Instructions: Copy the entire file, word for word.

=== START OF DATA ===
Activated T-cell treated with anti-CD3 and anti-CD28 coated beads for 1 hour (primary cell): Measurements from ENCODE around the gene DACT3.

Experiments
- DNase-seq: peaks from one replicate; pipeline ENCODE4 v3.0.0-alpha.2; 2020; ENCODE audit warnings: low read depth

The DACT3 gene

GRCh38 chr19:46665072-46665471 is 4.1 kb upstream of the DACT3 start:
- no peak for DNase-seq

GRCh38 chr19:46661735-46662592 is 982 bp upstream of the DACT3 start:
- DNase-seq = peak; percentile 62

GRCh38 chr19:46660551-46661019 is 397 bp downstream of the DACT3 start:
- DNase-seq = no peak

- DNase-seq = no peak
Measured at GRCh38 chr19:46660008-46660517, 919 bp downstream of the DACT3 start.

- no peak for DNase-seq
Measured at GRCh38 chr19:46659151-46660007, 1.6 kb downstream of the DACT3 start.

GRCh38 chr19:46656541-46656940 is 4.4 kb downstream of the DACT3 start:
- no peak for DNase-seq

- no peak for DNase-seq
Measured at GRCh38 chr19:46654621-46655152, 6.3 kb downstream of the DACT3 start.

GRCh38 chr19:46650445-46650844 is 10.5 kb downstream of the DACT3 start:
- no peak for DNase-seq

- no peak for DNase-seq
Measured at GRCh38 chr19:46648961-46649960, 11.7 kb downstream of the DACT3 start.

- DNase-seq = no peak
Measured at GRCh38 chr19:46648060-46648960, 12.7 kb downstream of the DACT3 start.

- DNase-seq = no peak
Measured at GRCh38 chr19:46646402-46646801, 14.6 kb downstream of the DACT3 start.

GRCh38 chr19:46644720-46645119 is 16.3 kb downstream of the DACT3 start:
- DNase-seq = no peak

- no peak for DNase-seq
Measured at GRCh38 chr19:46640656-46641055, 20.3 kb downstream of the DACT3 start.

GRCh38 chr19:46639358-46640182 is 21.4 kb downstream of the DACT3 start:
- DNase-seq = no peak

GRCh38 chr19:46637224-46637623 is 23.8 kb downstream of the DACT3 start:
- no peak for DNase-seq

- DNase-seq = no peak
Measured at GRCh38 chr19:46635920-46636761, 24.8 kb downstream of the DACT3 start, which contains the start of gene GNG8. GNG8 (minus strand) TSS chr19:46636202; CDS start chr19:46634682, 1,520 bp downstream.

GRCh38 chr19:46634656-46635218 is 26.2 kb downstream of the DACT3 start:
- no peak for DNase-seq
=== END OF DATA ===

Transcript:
Activated T-cell treated with anti-CD3 and anti-CD28 coated beads for 1 hour (primary cell): Measurements from ENCODE around the gene DACT3.

Experiments
- DNase-seq: peaks from one replicate; pipeline ENCODE4 v3.0.0-alpha.2; 2020; ENCODE audit warnings: low read depth

The DACT3 gene

GRCh38 chr19:46665072-46665471 is 4.1 kb upstream of the DACT3 start:
- no peak for DNase-seq

GRCh38 chr19:46661735-46662592 is 982 bp upstream of the DACT3 start:
- DNase-seq = peak; percentile 62

GRCh38 chr19:46660551-46661019 is 397 bp downstream of the DACT3 start:
- DNase-seq = no peak

- DNase-seq = no peak
Measured at GRCh38 chr19:46660008-46660517, 919 bp downstream of the DACT3 start.

- no peak for DNase-seq
Measured at GRCh38 chr19:46659151-46660007, 1.6 kb downstream of the DACT3 start.

GRCh38 chr19:46656541-46656940 is 4.4 kb downstream of the DACT3 start:
- no peak for DNase-seq

- no peak for DNase-seq
Measured at GRCh38 chr19:46654621-46655152, 6.3 kb downstream of the DACT3 start.

GRCh38 chr19:46650445-46650844 is 10.5 kb downstream of the DACT3 start:
- no peak for DNase-seq

- no peak for DNase-seq
Measured at GRCh38 chr19:46648961-46649960, 11.7 kb downstream of the DACT3 start.

- DNase-seq = no peak
Measured at GRCh38 chr19:46648060-46648960, 12.7 kb downstream of the DACT3 start.

- DNase-seq = no peak
Measured at GRCh38 chr19:46646402-46646801, 14.6 kb downstream of the DACT3 start.

GRCh38 chr19:46644720-46645119 is 16.3 kb downstream of the DACT3 start:
- DNase-seq = no peak

- no peak for DNase-seq
Measured at GRCh38 chr19:46640656-46641055, 20.3 kb downstream of the DACT3 start.

GRCh38 chr19:46639358-46640182 is 21.4 kb downstream of the DACT3 start:
- DNase-seq = no peak

GRCh38 chr19:46637224-46637623 is 23.8 kb downstream of the DACT3 start:
- no peak for DNase-seq

- DNase-seq = no peak
Measured at GRCh38 chr19:46635920-46636761, 24.8 kb downstream of the DACT3 start, which contains the start of gene GNG8. GNG8 (minus strand) TSS chr19:46636202; CDS start chr19:46634682, 1,520 bp downstream.

GRCh38 chr19:46634656-46635218 is 26.2 kb downstream of the DACT3 start:
- no peak for DNase-seq